The European Union has signed a censorship deal with four of the world’s biggest tech firms which will see content censored in just 24 hours should someone claim that the content is ‘hate speech’.Facebook, Twitter, Microsoft and Google have all committed to new rules designed to ensure that online platforms do not offer opportunities for illegal online hate speech to spread virally .
All four firms have committed to quickly analyse and remove content involving public incitement to violence or hatred directed against a group of persons or a member of such a group defined by reference to race, colour, religion, descent or national or ethnic origin .
Vera Jourová, EU Commissioner for Justice, Consumers and Gender Equality, said, The recent terror attacks have reminded us of the urgent need to address illegal online hate speech. She didn’t mention how important it is to let people criticise groups behind those terror attacks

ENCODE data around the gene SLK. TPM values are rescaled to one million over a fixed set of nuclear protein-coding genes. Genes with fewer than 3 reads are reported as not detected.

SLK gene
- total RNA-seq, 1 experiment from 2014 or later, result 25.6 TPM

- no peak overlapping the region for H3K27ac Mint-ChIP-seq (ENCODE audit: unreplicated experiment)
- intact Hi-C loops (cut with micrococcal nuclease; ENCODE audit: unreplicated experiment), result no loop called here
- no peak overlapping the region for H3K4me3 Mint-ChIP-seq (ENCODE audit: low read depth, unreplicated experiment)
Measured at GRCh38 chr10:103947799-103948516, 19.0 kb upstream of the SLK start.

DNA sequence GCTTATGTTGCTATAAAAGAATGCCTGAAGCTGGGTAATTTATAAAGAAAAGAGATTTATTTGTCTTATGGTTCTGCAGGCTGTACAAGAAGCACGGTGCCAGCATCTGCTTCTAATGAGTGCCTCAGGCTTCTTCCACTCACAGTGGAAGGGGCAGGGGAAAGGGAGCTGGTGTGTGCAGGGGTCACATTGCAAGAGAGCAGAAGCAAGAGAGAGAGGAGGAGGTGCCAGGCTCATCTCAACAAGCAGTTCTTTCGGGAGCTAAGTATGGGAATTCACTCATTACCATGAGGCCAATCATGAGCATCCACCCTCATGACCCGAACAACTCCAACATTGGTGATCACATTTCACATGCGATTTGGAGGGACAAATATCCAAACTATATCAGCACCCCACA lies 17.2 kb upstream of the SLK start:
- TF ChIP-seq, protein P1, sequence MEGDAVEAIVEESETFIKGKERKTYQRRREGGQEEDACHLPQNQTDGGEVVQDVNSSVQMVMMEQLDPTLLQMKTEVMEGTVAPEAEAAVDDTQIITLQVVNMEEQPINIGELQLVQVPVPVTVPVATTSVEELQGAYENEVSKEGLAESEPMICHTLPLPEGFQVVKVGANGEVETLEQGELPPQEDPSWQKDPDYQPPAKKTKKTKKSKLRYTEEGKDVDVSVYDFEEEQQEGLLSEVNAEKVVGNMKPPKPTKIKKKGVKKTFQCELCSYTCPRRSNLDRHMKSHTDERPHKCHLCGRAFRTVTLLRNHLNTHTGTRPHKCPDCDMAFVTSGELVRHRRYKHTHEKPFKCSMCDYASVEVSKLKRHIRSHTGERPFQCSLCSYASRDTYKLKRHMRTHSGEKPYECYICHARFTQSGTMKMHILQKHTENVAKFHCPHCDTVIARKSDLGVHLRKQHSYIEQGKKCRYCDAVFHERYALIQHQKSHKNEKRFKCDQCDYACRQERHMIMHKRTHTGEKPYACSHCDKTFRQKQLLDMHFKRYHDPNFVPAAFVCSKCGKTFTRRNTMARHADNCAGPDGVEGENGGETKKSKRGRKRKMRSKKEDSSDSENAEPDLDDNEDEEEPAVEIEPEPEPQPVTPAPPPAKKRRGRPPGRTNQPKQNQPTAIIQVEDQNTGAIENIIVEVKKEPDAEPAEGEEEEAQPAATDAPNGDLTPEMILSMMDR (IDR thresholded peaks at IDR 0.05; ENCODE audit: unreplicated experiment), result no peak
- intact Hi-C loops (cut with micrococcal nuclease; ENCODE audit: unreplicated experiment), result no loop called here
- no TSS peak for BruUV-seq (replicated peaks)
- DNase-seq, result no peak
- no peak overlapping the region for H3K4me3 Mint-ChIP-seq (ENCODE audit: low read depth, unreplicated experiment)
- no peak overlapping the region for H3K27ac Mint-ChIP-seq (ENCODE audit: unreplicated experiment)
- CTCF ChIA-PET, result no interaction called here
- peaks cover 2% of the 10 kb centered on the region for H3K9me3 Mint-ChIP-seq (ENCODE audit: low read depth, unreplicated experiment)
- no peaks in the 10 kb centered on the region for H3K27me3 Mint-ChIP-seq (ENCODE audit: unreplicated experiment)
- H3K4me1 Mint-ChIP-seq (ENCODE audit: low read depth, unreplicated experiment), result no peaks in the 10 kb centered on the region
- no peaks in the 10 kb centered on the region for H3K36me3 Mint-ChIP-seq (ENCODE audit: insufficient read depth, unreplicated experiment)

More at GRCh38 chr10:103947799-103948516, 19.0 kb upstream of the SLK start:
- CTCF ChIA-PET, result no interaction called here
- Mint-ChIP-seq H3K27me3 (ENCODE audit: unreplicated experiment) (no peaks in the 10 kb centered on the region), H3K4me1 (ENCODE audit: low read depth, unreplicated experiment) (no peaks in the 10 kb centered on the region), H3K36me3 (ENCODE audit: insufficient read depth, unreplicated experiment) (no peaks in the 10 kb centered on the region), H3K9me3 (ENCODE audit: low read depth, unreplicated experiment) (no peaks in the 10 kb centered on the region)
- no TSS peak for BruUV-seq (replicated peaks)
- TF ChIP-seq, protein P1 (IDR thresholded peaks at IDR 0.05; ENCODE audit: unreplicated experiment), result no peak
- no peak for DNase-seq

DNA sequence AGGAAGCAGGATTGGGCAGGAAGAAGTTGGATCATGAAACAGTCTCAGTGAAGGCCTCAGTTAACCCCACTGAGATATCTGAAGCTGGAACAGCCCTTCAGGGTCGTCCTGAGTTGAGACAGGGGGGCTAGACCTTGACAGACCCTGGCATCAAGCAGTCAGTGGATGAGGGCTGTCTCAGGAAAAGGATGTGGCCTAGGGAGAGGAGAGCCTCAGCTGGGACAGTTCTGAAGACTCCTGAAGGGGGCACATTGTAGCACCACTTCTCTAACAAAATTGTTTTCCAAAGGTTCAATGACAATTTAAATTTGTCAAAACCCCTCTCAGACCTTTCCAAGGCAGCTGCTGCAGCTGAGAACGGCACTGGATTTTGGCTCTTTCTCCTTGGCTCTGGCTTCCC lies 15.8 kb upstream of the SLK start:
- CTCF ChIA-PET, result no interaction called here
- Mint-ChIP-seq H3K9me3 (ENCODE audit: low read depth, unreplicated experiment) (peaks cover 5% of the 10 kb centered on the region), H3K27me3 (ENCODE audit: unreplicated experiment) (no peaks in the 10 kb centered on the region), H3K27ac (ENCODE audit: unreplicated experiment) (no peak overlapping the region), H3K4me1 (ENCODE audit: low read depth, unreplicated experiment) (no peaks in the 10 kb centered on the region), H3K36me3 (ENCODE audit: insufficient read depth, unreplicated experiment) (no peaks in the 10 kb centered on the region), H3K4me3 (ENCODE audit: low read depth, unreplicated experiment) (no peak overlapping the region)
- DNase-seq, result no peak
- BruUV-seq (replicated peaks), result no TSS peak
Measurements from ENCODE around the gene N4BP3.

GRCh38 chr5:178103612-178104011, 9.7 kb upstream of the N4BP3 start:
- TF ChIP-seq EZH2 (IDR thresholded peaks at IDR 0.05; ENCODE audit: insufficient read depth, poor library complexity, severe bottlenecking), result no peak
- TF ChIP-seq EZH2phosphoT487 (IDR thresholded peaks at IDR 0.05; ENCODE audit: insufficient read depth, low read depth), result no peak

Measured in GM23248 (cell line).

Eurocrats have claimed the laws are not about stifling freedom of expression, but making sure social media isn’t used to spread extremist messages of hate.
But not everyone is buying this claim. Keith Porteus Wood, executive director of the National Secular Society, issued a statement condemning the hate speech laws . He wrote:
The public incitement to violence or hatred directed against a group of persons or a member of such a group defined by reference to race, colour, religion, descent or national or ethnic origin will create a chilling effect on freedom of expression and will be misused to muzzle it
On Twitter, one person insightfully observed that Brussels was intent on banning speech we don’t like by calling it hate speech .
Jodie Ginsberg, Index on Censorship chief executive, noted:
Hate speech laws are already too broad and ambiguous in much of Europe. This agreement fails to properly define what ‘illegal hate speech’ is and does not provide sufficient safeguards for freedom of expression.
The agreement once again devolves power to unelected corporations to determine what amounts to hate speech and police it. There have been precedents of content removal for unpopular or offensive viewpoints and this agreement risks amplifying the phenomenon of deleting controversial, yet legal, content via misuse or abuse of the notification processes.